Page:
Article: From remote Laos to haute couture – A journey of indigo dye

 

 

SAVANNAKHET, Laos: The fashion world loves indigo, but its popularity stretches back for centuries.

In Japan, this deep blue colour was worn by aristocrats and samurais. In India, its paste was dried into cakes and traded along the Silk Route, by which it entered Europe. Indigo was known in ancient Greece as indikon, which literally means ‘Indian’.

Today, indigo is the most popular colour for denim worn by millions of people worldwide. Every year, tens of thousands of tonnes of indigo dye is produced but most of it is synthetic. Its natural version is harder to find as the extraction of colour is done by hand in a complicated and time-consuming process.

In 2008, the Lao government launched a programme called One District One Product (ODOP) with help from the Japan International Cooperation Agency. Focusing on Savannakhet and Saravanh provinces, ODOP is aimed at improving local livelihoods through the promotion of marketable products for export.

“It has helped reducing poverty, improving the lives of the people in the village and creating jobs,”

To read the full article go to the website of CHANNEL NEWSASIA

Article: Batik – The European connection

 

Javanese batik, the pride of Indonesia, has been the subject of research by many historians from around the world. It is so exceptional that in 2009 it was placed on UNESCO’s List of Intangible Heritage.

Historical records and archaeological findings suggest that the wax-resist dyeing technique or batik may not be unique to Indonesia because for thousands of years it was practised in countries like China, Greece, India and South America.

This article looks at the work of OATG member Maria Wronska-Friend on the impact of Javanese batik on textile traditions outside Indonesia. Her 2016 book Batik Jawa bagi Dunia (Javanese Batik to the World), was reviewed in Asian Textiles 67 in June 2017.

The credit for introducing Javanese batik to Europe in the last decade of the 19th century belonged to the Dutch, the then-colonial rulers of Indonesia. From Holland it spread to other countries, especially France, Germany and Poland.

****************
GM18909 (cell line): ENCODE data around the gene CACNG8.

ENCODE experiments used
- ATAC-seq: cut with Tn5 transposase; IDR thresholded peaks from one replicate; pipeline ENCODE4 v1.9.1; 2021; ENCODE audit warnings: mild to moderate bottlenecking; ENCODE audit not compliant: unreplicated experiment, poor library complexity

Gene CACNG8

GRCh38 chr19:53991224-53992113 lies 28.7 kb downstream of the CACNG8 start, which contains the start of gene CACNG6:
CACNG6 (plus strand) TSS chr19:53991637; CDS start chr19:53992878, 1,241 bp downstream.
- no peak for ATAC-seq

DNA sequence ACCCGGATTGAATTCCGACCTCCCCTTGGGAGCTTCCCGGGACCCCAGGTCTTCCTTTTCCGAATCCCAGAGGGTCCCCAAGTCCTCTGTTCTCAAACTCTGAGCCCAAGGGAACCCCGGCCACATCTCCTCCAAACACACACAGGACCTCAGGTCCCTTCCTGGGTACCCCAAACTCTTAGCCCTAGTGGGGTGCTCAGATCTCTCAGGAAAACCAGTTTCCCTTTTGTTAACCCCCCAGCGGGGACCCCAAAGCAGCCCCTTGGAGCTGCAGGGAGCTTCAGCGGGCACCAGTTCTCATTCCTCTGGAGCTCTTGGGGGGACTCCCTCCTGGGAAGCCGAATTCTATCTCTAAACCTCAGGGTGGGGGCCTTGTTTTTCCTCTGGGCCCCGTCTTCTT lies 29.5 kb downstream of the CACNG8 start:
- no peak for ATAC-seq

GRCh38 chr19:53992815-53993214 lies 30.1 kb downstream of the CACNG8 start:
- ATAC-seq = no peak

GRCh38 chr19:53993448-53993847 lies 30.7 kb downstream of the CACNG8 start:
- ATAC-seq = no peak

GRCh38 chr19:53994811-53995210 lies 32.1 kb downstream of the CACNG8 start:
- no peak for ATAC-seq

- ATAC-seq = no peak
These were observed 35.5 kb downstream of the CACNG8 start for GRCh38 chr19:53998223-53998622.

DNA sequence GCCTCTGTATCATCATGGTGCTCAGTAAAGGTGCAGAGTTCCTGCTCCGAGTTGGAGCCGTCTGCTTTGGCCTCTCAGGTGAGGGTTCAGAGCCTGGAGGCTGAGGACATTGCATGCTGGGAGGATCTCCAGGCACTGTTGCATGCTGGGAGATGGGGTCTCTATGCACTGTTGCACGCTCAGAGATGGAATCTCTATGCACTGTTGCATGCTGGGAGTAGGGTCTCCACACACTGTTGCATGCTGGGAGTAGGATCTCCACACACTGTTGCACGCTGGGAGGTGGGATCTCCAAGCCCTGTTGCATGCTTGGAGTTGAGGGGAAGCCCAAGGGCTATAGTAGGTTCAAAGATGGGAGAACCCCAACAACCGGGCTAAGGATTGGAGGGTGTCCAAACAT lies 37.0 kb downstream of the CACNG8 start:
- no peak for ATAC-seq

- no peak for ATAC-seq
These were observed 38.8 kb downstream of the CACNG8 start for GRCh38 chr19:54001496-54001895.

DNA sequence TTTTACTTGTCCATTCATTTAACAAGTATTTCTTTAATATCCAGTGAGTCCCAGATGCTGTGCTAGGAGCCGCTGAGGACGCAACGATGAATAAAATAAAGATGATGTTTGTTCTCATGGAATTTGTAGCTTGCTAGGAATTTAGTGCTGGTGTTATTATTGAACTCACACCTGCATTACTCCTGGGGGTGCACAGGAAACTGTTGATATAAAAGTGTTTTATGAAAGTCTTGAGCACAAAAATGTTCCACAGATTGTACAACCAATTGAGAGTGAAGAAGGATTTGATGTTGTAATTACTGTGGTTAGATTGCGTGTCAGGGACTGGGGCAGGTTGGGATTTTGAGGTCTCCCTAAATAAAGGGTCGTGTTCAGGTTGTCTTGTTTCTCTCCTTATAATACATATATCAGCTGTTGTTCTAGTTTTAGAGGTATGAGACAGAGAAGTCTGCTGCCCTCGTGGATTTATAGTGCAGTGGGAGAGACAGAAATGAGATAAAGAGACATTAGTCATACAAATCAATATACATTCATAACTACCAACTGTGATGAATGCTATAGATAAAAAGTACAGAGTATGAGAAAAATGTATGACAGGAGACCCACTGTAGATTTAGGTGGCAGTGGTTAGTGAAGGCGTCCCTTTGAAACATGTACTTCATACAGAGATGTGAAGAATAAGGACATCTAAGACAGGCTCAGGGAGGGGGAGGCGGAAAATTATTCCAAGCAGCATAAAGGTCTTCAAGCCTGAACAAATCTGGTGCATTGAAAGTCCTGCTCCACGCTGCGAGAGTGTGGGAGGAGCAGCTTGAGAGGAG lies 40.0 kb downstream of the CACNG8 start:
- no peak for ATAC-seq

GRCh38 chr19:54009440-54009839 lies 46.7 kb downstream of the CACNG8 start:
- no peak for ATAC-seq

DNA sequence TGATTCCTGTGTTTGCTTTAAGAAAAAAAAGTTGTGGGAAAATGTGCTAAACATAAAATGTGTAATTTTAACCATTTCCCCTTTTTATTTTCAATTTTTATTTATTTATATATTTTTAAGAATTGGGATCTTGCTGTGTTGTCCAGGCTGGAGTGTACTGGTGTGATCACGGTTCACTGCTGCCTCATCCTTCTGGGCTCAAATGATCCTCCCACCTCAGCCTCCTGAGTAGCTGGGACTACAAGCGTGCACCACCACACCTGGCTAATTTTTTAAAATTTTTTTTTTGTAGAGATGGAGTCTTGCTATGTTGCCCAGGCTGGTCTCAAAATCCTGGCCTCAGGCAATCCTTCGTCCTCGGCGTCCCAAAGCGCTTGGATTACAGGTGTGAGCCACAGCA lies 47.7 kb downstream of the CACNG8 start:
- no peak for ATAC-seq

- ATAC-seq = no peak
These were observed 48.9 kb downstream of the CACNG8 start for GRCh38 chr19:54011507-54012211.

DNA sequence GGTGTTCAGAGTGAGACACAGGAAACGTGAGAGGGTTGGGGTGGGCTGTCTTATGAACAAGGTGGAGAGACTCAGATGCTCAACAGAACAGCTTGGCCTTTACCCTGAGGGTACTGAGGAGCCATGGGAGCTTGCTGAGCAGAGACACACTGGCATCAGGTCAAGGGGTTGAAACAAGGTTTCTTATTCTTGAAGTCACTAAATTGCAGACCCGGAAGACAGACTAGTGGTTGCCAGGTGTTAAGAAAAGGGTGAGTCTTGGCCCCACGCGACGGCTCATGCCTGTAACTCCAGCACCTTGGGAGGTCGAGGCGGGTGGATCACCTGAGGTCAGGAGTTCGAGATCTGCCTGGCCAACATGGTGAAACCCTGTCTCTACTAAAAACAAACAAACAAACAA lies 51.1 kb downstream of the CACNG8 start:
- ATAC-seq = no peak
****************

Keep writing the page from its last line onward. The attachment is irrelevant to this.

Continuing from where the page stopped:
However, the adaptation of the Javanese technique in Poland has a very interesting history.  In Eastern Europe there is an ancient tradition of decorating eggs with wax-resist dyeing — a technique very similar to Javanese batik.

Editor’s note: this tradition must have been quite widespread as we saw wax-resist decorated eggs in the Museum of Ethnography in Dubrovnik, Croatia. See images below.

 

 

According to Wronska-Friend “The interest in Javanese batik technique was immense across Europe. In the 1920s, thousands of artists, some of them very famous, practised the batik technique. It also became a fashionable female hobby”.

To read the full article visit the website of  The Jakarta Post

 

Event: Textile Tour of the Lesser Sunda Islands 2018

Event dates 16-28 May 2018

 

OATG members David and Sue Richardson will again be leading a textile tour of the Lesser Sunda Islands in 2018.  They will be exploring some of the most beautiful islands of Indonesia – Flores, Lembata, Alor, Timor, Savu, Sumba and Rinca – from the comfort  of the beautiful Ombak Putih. This fabulous tour, limited to just 22 participants, uses a traditional boat, but with all of the modern comforts including air-conditioned en-suite cabins. The cruise will start from Maumere on the island of Flores on 16 May and end at Labuan Bajo (also on Flores) on 28 May. Both towns are easily accessed by short flights from Bali.